By Darpana Sheth
Before the Justices of the U.S. Supreme Court hear oral argument today, Oct. 16, 2013, in Kaley v. United States, they might want to reread “Through the Looking Glass.” In Lewis Carroll’s fictional classic, Alice is befuddled when the White Queen explains that in her realm punishment comes first, the trial next, and a crime, maybe, last of all. To American readers, who cherish the presumption of innocence as a hallmark of their justice system, this is an amusing absurdity. But, as Kaley demonstrates, this absurdity has become reality, with prosecutors and police depriving Americans across the country of their property and livelihood before any crime is proved, or in some cases, even charged.
The culprits are forfeiture laws, which allow authorities to confiscate cash, cars, homes, or other property used for or obtained through criminal activity. While this sounds like a worthy goal, the forfeiture law challenged in Kaley allows the government—before trial—to freeze assets that may be subject to forfeiture if the defendant is convicted at trial. In other words, at a time when individuals are presumed innocent, they are prevented from using their assets not only to pay for counsel or bail, but to pay their rent, mortgage, car payments or other basic living expenses. It is no surprise that the Supreme Court has aptly characterized the pretrial restraint of assets as a “nuclear weapon.”
Making matters worse, prosecutors can freeze assets in secret—without affording defendants any prior notice or even a hearing. The question for the high court is whether the Constitution requires, at a minimum, an opportunity to contest the prosecutor’s use of this nuclear weapon before trial.
The answer to this question matters not just for criminal defendants, like husband and wife Brian and Kerri Kaley, who face criminal forfeiture as an aspect of their punishment if eventually convicted by a jury. It also affects ordinary Americans ensnared in the upside-down world of civil forfeiture, where they are never even charged with a crime.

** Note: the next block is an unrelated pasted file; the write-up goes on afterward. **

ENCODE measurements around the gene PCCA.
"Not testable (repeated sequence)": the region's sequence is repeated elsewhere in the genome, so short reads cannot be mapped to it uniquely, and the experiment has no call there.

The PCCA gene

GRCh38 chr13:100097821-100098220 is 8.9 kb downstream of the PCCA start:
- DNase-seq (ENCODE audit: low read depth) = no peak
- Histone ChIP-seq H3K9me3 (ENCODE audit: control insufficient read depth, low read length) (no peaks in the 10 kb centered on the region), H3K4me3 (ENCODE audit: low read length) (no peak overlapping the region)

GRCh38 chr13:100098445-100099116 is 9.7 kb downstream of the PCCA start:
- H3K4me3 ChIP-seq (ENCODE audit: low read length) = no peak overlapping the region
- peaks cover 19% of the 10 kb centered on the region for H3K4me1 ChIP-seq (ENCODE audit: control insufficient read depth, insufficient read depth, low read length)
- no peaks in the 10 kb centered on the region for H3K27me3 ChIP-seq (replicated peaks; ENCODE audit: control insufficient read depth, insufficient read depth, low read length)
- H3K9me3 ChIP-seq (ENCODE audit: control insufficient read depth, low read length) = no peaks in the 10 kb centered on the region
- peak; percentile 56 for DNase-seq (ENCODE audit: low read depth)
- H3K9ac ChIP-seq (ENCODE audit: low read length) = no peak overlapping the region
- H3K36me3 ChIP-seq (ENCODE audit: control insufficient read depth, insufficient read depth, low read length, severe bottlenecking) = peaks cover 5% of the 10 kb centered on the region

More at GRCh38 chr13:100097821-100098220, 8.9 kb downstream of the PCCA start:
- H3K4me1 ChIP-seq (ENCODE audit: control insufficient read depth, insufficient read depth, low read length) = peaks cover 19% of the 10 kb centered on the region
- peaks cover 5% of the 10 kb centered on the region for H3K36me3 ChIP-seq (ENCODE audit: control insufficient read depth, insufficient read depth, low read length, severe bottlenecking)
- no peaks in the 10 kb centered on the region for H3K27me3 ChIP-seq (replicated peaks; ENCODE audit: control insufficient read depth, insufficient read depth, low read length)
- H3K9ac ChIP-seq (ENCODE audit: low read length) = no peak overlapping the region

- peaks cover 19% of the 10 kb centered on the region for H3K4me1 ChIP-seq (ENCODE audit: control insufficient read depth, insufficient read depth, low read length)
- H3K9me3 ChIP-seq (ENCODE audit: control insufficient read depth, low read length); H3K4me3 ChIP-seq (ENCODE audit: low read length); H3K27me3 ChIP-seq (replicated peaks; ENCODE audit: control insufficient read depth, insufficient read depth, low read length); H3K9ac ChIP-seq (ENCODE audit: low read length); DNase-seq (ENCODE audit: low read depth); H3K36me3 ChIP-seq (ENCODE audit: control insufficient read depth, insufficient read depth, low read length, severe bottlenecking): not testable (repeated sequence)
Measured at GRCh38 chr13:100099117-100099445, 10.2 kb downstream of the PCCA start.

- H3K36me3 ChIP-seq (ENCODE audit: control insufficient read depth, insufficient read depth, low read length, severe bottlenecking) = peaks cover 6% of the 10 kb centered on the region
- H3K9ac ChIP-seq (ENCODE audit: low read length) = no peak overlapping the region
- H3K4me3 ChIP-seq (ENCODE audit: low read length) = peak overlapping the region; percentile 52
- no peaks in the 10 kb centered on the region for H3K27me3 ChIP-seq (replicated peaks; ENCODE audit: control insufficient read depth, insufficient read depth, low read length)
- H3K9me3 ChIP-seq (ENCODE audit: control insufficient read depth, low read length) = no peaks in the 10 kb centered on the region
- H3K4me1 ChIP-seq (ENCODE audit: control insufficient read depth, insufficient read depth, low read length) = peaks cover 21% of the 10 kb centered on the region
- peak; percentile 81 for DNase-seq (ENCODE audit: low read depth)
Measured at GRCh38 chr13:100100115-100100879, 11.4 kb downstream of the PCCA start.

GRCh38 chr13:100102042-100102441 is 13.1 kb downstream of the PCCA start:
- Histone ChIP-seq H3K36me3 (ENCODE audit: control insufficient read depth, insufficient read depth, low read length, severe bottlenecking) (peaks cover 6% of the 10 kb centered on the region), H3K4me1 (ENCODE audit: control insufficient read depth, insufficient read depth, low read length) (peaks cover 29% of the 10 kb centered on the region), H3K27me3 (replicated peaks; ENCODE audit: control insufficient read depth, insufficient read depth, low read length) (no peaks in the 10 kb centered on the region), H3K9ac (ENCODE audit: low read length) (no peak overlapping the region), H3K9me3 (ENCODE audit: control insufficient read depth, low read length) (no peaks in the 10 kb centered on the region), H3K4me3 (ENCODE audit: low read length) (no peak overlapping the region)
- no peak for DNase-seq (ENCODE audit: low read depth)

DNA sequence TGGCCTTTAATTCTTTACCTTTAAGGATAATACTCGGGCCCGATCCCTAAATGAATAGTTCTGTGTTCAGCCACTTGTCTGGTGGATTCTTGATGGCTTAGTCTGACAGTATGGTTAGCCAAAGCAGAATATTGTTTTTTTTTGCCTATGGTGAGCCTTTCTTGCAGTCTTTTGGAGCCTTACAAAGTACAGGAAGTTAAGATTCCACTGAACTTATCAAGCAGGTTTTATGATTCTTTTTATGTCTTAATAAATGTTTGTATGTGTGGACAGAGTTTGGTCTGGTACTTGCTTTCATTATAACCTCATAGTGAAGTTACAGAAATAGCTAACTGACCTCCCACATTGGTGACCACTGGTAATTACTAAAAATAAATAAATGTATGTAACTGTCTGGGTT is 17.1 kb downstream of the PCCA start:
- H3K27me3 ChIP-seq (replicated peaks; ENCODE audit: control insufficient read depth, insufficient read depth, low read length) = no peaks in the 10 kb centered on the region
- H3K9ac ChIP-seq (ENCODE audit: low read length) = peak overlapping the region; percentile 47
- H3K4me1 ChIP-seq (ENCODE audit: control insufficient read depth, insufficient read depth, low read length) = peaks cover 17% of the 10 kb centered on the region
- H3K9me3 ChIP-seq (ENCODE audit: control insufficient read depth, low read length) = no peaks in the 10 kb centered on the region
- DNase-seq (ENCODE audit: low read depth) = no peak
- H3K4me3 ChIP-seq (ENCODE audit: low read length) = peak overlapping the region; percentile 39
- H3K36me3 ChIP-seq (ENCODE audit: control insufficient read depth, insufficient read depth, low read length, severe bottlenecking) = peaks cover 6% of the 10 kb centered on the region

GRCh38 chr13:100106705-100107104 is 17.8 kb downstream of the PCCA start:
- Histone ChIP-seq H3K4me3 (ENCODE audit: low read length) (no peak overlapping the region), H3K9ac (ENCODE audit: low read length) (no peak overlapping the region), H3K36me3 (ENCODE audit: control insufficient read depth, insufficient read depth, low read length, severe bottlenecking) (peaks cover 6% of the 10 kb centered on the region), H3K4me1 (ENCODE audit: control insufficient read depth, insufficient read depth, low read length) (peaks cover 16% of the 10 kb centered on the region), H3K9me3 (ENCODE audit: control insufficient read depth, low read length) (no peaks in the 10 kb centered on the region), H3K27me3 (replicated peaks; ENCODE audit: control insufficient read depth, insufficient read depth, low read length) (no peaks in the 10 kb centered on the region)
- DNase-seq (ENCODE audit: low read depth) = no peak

Consider Terry and Sandy Dehko. For over thirty years, Terry has owned and operated a small grocery store outside of Detroit, which his daughter, Sandy, helps manage. In January, without any warning, federal authorities seized the store’s entire bank account containing more than $35,000, leaving the Dehkos struggling to pay their employees and vendors. The reason? The government does not approve of the way the Dehkos deposit their money.
Like most small business owners who regularly handle cash transactions, the Dehkos routinely deposit less than $10,000 at a time. Not only is it a bad idea to let too much money accumulate onsite, the Dehkos’ insurance policy only covers cash losses up to $10,000.
Making deposits of less than $10,000 is perfectly legal and the Dekhos had a good business reason for doing so. Nevertheless, without any evidence that the money was obtained unlawfully or used for nefarious purposes, federal authorities seized the Dekhos’ money on the grounds that they were illegally “structuring” their deposits to avoid reporting requirements that would kick in if they deposited more than $10,000 at a time.
To this day, the Dehkos have never been charged with any crime, and they are not guilty of any crime. Yet, ten months later, the Dehkos are still waiting for a hearing before a judge to contest the seizure.
Why is the government so adamant about holding on to the Dehkos’ money? For its part, the government argues, as it does in Kaley, that its seize-first-ask-questions-later policy ensures that the assets are preserved for forfeiture. What the government glosses over is its direct financial stake in the forfeited assets. Under federal law, the Justice Department keeps proceeds of forfeited property to pad its budget. That financial incentive has led to an explosion in the amount of property seized by federal law enforcement. Today, the Justice Department’s Assets Forfeiture Fund exceeds $4 billion.
But there is an even more fundamental reason why the government is holding on to the Dehkos’ money: It can. In another twist worthy of Lewis Carroll, under civil forfeiture laws, the Dehkos are considered guilty until they prove themselves innocent.
It is time for the Supreme Court to pull us out of Alice’s Wonderland and back into constitutional reality, where Americans are innocent until proven guilty and no one can be deprived of their property without being convicted of a crime. Kaley gives the Supreme Court an opportunity to clarify that, at the very least, the Constitution requires a meaningful opportunity to be heard before being deprived of property. For the sake of the Kaleys, the Dehkos and countless other victims of forfeiture abuse, it is vital that they do so.
Attorney Darpana Sheth authored a friend-of-the court brief in support of the Kaleys on behalf of the Institute for Justice, a nonprofit public-interest law firm representing the Dehkos.http://www.forbes.com/sites/realspin/2013/10/16/its-time-for-the-supreme-court-to-pull-us-back-into-reality/